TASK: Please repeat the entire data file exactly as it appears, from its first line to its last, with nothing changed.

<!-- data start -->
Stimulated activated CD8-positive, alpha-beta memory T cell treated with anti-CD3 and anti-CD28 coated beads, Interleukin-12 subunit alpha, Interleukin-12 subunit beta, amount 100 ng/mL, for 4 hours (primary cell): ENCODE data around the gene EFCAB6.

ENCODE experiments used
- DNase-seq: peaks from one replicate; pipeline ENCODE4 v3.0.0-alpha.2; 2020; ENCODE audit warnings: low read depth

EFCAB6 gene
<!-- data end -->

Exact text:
Stimulated activated CD8-positive, alpha-beta memory T cell treated with anti-CD3 and anti-CD28 coated beads, Interleukin-12 subunit alpha, Interleukin-12 subunit beta, amount 100 ng/mL, for 4 hours (primary cell): ENCODE data around the gene EFCAB6.

ENCODE experiments used
- DNase-seq: peaks from one replicate; pipeline ENCODE4 v3.0.0-alpha.2; 2020; ENCODE audit warnings: low read depth

EFCAB6 gene